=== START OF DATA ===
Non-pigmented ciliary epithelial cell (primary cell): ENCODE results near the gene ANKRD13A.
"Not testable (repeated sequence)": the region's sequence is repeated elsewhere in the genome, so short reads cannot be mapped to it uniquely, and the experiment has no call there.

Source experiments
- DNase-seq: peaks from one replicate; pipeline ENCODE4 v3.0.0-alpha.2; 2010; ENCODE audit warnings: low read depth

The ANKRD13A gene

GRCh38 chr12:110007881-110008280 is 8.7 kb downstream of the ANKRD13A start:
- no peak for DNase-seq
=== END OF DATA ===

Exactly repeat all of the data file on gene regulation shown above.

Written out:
Non-pigmented ciliary epithelial cell (primary cell): ENCODE results near the gene ANKRD13A.
"Not testable (repeated sequence)": the region's sequence is repeated elsewhere in the genome, so short reads cannot be mapped to it uniquely, and the experiment has no call there.

Source experiments
- DNase-seq: peaks from one replicate; pipeline ENCODE4 v3.0.0-alpha.2; 2010; ENCODE audit warnings: low read depth

The ANKRD13A gene

GRCh38 chr12:110007881-110008280 is 8.7 kb downstream of the ANKRD13A start:
- no peak for DNase-seq